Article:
I went through a night market where various animals were being cut up, past cafés where men sat without women, slouched at tables of soft drinks and cans of pre-prepared tea called Tea Pot. There was a out-of-joint, off-putting delicacy about the men. They stirred glasses of lychee juice and ate off oval plastic plates with one hand, their eyes turned on the unclean foreigner. One quickly feels paranoid.
The non-Muslim among Muslims is placed inside a unique mood. There is something pure about it, something desirable, and at the same time it grates. Was it, at this moment in Solo, the knowledge that every person there was sober and always would be?

Six hundred thousand people, I kept thinking, and not a single bar. It seemed like a recipe for madness. This was where Abu Bakar Bashir ran his Al-Mukmin boarding house, or pesantren, a spiritual home of the three men executed for the Bali bombings in 2008. It was the center for Jemaah Islamiah, Indonesia’s Islamic terror network. One of those men, Imam Sumadra, gave an interview to CNN just before his execution by firing squad, during which he explained in broken English that he had learned to make bombs on the internet and that he was correct to massacre drinkers in bars because of the deaths incurred by “commander Bush.” Another of them, Amrozi, said in the same interview that the pictures of the charred bodies produced no emotion in him whatsoever. They were, he said, “kafirs, non-Muslims.” Solo was his city, and I supposed he must have known these streets well.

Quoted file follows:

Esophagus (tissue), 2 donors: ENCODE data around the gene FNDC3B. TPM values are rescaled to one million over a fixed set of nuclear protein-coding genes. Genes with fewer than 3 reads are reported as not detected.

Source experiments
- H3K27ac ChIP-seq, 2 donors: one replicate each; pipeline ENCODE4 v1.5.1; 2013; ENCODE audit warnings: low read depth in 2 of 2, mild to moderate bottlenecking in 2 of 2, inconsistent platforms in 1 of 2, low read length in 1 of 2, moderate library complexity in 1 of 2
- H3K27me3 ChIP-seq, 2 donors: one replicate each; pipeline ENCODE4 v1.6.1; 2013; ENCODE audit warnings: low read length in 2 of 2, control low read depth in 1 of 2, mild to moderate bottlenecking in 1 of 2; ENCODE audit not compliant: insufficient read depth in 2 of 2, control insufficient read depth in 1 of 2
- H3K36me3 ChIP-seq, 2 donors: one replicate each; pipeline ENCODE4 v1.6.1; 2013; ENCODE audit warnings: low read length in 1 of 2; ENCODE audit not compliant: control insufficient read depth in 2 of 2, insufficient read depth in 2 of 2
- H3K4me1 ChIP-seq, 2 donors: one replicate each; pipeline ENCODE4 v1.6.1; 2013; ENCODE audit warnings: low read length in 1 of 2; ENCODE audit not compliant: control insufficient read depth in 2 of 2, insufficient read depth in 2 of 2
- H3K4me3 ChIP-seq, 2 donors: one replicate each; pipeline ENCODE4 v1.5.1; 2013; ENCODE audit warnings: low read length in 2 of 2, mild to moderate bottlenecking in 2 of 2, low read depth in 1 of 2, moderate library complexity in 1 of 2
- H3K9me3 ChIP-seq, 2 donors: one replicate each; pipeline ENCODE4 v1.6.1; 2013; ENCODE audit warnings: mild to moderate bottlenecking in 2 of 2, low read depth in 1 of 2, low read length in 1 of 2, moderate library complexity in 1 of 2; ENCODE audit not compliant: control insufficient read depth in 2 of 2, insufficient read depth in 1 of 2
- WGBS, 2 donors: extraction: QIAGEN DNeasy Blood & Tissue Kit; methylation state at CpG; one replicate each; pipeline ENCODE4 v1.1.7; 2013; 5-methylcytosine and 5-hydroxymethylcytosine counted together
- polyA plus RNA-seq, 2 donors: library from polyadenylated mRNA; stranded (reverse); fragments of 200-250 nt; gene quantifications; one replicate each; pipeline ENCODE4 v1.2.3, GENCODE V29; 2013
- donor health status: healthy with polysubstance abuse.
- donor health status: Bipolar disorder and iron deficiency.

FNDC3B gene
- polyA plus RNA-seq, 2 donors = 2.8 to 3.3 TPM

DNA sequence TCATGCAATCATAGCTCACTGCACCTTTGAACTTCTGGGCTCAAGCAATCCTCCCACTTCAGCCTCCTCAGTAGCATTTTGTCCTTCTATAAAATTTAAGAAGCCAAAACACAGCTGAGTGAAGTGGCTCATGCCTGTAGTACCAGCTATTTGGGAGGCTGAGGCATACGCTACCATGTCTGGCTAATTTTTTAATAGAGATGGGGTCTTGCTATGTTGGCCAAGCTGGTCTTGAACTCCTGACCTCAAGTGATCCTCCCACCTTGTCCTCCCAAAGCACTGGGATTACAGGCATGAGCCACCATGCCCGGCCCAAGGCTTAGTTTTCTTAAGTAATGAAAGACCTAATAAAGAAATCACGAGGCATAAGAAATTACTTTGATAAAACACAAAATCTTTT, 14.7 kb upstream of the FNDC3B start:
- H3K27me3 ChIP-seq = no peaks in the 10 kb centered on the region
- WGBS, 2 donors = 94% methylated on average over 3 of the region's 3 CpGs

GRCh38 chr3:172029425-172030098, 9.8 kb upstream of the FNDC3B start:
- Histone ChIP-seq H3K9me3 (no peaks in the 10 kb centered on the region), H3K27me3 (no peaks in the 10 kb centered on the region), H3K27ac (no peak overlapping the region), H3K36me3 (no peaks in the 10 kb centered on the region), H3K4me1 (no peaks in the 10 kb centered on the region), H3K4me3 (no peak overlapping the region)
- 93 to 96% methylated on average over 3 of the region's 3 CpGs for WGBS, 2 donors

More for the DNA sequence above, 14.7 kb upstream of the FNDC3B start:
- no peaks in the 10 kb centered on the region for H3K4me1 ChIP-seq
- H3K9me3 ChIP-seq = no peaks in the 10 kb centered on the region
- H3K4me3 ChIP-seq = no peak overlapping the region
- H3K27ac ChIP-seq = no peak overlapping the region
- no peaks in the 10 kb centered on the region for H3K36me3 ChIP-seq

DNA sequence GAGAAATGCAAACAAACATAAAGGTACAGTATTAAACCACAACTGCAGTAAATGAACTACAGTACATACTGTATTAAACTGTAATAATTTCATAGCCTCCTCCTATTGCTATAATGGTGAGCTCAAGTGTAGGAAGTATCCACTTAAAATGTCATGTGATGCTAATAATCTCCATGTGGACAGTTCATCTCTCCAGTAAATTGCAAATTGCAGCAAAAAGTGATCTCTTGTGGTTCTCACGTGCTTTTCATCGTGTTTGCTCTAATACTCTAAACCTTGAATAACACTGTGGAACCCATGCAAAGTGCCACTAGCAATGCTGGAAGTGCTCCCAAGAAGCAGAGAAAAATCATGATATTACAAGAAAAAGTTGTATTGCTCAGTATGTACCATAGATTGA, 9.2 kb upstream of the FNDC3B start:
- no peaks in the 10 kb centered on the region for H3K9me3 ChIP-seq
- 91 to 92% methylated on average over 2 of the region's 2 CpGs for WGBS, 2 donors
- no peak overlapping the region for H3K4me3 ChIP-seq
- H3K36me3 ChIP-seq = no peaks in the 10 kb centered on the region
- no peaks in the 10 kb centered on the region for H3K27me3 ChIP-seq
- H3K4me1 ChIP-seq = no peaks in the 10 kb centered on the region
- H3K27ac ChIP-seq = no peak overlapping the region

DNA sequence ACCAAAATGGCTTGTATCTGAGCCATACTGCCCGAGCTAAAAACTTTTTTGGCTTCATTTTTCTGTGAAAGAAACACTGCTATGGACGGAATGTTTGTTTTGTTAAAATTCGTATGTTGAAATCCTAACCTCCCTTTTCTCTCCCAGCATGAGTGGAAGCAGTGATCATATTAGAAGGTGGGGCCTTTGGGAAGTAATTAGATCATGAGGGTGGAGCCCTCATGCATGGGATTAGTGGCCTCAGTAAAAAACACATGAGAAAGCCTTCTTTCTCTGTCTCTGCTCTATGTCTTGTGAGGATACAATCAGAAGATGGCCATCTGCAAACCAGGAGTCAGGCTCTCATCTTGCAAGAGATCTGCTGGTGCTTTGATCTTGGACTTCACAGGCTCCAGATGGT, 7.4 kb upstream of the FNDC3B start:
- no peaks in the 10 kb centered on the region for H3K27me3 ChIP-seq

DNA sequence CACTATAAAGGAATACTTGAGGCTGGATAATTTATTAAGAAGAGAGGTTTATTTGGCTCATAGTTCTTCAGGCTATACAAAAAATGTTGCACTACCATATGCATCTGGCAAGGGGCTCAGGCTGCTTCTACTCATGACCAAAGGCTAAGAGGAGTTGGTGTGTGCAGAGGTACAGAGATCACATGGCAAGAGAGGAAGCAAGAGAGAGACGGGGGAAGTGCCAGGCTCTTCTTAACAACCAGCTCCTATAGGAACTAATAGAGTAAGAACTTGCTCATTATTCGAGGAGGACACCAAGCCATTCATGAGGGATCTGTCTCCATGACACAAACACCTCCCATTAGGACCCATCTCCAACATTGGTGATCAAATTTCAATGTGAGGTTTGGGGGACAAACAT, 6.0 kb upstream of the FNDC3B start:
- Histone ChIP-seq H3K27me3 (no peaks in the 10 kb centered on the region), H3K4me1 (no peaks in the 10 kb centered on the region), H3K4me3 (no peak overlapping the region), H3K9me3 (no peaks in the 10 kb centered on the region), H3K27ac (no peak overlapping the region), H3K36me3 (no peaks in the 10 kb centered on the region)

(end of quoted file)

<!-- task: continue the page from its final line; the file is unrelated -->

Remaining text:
The unease I felt as I went further and further into the night markets was also the discomfort of being “dry” for days on end and I remembered it well as I sat at the Milan Town House drinking my gin and tonic and other things and listening to the crowds at the tables below, the beautiful noise of drinkers massed together under a single roof. It is only when you are surrounded by teetotalers that you realize how indebted you are to the chemistries of alcohol.